Lawsuit seeks to remove Nativity Scene from Indiana school Christmas show

The Nativity scene outside the Gaston County Courthouse in North Carolina before complaints by the Freedom From Religion Foundation led to its removal.(MyFox Carolinas video screenshot)

Two organisations are playing Scrooge this year by filing a lawsuit aimed at removing the decades-old live Nativity Scene from the yearly public school Christmas presentation in Indiana.

The Freedom From Religion Foundation (FFRF) and American Civil Liberties Union (ACLU) want the Concord Community Schools in Elkhart, Indiana to prohibit the Nativity Scene, saying that it violates the Constitution.

They allege that the scene, which depicts the birth of Jesus, violates the Establishment Clause of the First Amendment as it endorses religion that is illegal in all public schools, according to Elkhart Truth.

The lawsuit was filed on behalf of a student and his father, who is a member of the atheist FFRF.

"The Nativity scene and the story of the birth of Jesus are, of course, well-recognised symbols of the Christian faith," the lawsuit reads. "Their presence at the Christmas Spectacular is coercive, represents an endorsement of religion by the high school and the school corporation, has no secular purpose and has the principal purpose and effect of advancing religion."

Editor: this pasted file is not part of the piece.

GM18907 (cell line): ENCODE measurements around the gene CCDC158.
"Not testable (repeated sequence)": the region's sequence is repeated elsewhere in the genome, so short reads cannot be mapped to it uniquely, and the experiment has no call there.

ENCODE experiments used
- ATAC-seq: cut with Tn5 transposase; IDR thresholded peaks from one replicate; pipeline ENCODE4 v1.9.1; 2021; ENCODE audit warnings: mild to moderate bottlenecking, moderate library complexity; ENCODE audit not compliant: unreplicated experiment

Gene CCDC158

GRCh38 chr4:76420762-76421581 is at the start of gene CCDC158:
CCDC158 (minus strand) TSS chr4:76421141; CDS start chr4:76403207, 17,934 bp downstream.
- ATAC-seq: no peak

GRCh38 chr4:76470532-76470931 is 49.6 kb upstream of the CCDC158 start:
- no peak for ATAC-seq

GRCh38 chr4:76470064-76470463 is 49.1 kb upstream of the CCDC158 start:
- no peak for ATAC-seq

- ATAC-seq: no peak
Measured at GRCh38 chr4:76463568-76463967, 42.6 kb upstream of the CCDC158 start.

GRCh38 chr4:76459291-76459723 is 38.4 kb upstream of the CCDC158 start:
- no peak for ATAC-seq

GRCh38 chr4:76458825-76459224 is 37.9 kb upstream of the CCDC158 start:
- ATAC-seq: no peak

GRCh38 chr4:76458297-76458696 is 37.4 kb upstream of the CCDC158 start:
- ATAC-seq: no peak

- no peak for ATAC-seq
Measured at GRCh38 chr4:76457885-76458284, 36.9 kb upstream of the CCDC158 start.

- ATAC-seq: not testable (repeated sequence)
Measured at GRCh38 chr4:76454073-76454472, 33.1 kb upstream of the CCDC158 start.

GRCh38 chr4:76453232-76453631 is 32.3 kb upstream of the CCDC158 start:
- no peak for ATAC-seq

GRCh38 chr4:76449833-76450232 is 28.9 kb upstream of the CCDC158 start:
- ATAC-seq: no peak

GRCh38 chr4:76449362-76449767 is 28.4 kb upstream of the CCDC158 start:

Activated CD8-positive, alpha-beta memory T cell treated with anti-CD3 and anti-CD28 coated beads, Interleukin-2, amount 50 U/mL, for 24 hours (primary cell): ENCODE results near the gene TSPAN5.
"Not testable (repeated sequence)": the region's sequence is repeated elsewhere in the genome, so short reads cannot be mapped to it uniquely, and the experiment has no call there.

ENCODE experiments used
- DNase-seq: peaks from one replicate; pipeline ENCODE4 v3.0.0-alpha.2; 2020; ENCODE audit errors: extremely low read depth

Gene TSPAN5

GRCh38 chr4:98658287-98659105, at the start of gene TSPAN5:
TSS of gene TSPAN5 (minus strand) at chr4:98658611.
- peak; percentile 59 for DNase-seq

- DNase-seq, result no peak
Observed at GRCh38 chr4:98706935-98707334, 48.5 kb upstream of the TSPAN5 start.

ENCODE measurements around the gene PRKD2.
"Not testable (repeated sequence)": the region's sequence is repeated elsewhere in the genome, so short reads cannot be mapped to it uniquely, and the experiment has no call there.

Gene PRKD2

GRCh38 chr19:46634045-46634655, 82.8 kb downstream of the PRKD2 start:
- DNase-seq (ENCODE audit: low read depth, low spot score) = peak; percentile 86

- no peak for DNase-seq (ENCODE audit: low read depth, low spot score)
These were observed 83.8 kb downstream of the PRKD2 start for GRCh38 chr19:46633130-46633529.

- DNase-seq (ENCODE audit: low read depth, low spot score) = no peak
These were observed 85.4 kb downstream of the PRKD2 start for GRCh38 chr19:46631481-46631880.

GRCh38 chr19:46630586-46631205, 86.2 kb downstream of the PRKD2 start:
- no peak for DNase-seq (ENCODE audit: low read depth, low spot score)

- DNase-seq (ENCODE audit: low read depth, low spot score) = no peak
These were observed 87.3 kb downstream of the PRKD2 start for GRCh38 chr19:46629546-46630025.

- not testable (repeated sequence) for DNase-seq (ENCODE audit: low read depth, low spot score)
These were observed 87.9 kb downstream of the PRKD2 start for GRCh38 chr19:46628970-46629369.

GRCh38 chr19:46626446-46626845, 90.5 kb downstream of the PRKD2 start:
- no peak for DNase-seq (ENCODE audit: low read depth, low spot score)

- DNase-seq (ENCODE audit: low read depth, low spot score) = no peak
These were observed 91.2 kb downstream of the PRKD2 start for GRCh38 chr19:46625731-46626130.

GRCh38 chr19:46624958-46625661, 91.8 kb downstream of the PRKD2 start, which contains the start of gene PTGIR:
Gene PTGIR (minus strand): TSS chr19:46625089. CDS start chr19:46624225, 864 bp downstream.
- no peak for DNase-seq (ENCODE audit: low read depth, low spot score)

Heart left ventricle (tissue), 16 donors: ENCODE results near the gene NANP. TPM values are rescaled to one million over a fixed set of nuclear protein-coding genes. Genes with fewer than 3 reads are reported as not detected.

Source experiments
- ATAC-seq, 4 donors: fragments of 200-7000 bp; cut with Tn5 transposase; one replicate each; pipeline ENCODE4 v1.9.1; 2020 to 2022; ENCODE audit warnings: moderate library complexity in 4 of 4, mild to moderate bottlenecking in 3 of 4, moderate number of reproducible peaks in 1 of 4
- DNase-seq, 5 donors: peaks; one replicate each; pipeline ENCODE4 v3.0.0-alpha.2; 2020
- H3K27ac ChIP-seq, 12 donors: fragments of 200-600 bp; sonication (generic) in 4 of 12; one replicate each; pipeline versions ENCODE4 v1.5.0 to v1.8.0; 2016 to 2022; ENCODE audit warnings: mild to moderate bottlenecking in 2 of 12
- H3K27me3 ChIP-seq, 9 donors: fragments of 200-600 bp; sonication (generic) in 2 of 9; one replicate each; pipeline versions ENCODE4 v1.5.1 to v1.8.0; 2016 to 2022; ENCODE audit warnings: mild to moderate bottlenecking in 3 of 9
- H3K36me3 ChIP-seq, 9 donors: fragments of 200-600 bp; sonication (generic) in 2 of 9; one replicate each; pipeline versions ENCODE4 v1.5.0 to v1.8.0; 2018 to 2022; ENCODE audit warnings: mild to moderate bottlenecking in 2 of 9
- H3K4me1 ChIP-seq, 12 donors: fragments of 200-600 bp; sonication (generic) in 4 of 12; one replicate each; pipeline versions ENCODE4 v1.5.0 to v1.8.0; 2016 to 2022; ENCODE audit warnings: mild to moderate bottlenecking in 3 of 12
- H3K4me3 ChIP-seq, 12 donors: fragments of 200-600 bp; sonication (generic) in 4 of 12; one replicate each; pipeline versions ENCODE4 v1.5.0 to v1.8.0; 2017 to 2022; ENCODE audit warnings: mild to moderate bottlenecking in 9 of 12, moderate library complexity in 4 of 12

Last August, the FFRF sent a letter to Concord Supt. John Trout to ask that the Nativity Scene be dropped from the Christmas presentation.

FFRF attorney Sam Grover said, "It is illegal for a public school to endorse a religion to students by organising a religious performance, such as acting out the exclusively Christian legend of Jesus' birth," Grover wrote. "The performance has a clearly devotional message and thus would be appropriate in a church setting, but not in a public school."

However, Trout said at a school board meeting last month that the district would not remove the scene, which has been staged for more than 30 years.

"That is not an accurate statement of the law," he said of the lawsuit. "As always, if a student or parent finds objectionable any portion of the Spectacular, or any school assignment for that matter, that student is free to opt out of the performance or assignment."

The scene lasts about 15 minutes and is performed by students.

The student in question is involved in the school's music department.

"In addition to performing in other elements of the Christmas Spectacular by virtue of his participation in the music department, Jack Doe will perform one or more of the religious hymns that are part of the live Nativity scene and telling the story of the birth of Jesus," the lawsuit said.